**Bye-bye TikTok, WeChat downloads in U.S. starting Sunday

TikTok and WeChat downloads will be banned in the U.S. starting Sunday, but the total outcome for TikTok is far from resolved and could change by early November.

**This story has been updated with quick-changing events. See our online story.

Citing national security and data privacy concerns, the U.S. announced it will ban downloads of Chinese apps TikTok and WeChat on Sunday. A total ban was invoked beginning Sunday on WeChat for the processing of funds or payments.

A total ban of TikTok will follow on Nov. 12.  However, U.S. Commerce Secretary Wilbur Ross said Friday on Fox that access to TikTok may still be possible with certain safeguards. 

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 “At the President’s direction, we have taken significant action to combat China’s malicious collection of American citizens’ personal data, while promoting our national values, democratic rules-based norms, and aggressive enforcement of U.S. laws and regulations,” Ross said in a statement.

The statement added that President Trump will allow national security concerns posed by TikTok to be resolved until Nov. 12.  Trump first signed an executive order addressing the threats of both TikTok and WeChat on Aug. 6 that said the apps “capture vast swaths of information from U.S. users, leaving the data vulnerable to the Chinese Communist Party for nefarious purposes.”

The U.S. order puts into question a reported agreement for U.S.- based Oracle to take over U.S operations of TikTok.  Oracle has bid for TikTok’s operations alongside of Microsoft and Walmart. Oracle on Monday said it was the trusted technology provider for TikTok.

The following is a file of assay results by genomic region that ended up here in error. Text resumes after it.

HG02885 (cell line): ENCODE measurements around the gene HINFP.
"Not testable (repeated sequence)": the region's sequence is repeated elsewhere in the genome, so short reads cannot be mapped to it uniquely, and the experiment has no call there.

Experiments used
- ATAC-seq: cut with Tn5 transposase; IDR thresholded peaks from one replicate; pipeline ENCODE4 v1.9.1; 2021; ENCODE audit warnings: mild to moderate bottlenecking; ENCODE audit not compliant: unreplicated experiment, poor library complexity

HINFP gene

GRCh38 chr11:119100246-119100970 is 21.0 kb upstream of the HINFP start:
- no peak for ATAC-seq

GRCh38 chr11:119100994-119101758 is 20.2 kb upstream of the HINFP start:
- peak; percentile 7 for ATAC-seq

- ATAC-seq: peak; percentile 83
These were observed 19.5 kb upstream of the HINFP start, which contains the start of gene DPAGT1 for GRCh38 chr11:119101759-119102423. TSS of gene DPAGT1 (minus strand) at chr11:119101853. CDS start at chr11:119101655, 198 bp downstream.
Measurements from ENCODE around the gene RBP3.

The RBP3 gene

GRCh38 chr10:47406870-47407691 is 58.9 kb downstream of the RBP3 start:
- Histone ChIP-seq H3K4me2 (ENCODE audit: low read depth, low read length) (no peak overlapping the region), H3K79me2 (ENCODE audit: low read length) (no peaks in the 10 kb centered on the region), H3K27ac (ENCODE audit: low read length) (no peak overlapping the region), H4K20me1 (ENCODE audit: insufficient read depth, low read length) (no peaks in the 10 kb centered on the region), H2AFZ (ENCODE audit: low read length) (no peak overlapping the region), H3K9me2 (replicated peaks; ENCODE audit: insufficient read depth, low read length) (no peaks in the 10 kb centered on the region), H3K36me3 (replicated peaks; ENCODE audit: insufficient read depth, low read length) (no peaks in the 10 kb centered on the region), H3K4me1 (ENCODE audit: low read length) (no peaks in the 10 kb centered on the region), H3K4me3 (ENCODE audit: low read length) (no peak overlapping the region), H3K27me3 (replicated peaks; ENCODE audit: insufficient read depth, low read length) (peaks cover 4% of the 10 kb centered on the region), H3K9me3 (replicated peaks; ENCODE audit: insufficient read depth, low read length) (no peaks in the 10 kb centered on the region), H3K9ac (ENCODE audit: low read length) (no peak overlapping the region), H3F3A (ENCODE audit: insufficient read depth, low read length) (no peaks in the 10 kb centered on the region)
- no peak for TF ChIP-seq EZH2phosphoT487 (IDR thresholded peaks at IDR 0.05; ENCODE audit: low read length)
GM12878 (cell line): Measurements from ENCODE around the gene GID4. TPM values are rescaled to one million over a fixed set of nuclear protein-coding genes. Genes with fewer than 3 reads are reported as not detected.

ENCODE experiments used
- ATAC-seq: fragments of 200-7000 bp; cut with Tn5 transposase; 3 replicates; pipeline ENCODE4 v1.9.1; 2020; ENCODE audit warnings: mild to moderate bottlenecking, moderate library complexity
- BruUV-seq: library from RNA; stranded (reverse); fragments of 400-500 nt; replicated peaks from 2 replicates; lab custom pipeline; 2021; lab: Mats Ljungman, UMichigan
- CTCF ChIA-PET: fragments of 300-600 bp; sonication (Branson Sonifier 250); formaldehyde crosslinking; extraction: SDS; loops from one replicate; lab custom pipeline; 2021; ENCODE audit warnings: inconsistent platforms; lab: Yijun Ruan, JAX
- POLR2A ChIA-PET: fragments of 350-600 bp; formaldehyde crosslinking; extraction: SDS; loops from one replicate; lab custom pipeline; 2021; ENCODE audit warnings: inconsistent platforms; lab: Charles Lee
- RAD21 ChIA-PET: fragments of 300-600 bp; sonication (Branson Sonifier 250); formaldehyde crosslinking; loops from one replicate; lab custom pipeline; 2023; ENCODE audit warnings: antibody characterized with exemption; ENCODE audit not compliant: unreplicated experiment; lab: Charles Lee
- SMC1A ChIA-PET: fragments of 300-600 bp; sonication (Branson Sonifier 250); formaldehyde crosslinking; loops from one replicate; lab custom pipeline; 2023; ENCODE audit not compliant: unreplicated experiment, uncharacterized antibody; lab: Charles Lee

RELATED: Industry Voices—Gold: How China won the TikTok battle

WeChat is very important in China as a mechanism for exchanging funds and making payments as well as a group chat and texting capability with more than 1.2 billion users, compared to fewer than 20 million in the U.S.  TikTok is much smaller, with 400 million daily users in China, although numbers for the U.S. are not publicly shared.  Even so, TikTok is available in more than 140 countries.

Since taking office in 2017, President Trump has stepped up measures to weaken the economic influence of China, including bans on sales of software and hardware to Huawei, which makes phones and is the largest telecom equipment provider globally.

Various trade groups, especially in the semiconductor segment,  have criticized trade treatment of Chinese companies because they can undermine U.S. sales to those companies.  In reaction to Friday's action,  Information Technology and Innovation Foundation Vice President Daniel Castro issued a strong criticism of the Trump Administration, saying it has provided no evidence that a ban on WeChat or TikTok is necessary to address a national security threat.  On the contrary, he said the actions "put consumers at risk" by cutting off software updates and security improvements.  Prohibiting intermediaries such as ISPs and content delivery networks to deliver TikTok content "imposes an unnecessary and unfair burden on U.S. companies," but Castro did not specifically name Oracle.

Castro called for using due process to prohibit TikTok and WeChat from operating in the U.S. "In comparison to this de facto ban, striking a deal with an American company is clearly in the best interest of all parties," Castro said in a statement. "These actions today undermine that goal and make a deal less likely. The administration should reconsider its position and pursue policies that do not further fragment the global Internet." 

Noting that the U.S. measures affecting TikTok are not so far a total ban, analyst Jack Gold of J. Gold Associates told Fierce Electronics,  “We’ll see what happens next.”

If U.S. users of TikTok are eventually prevented from using a U.S.-based hosting service and have to connect to servers in China, that could pose significant network latency issues and lag that especially hinders data-rich video.  “If the apps runs poorly, will people still use it?” he asked.

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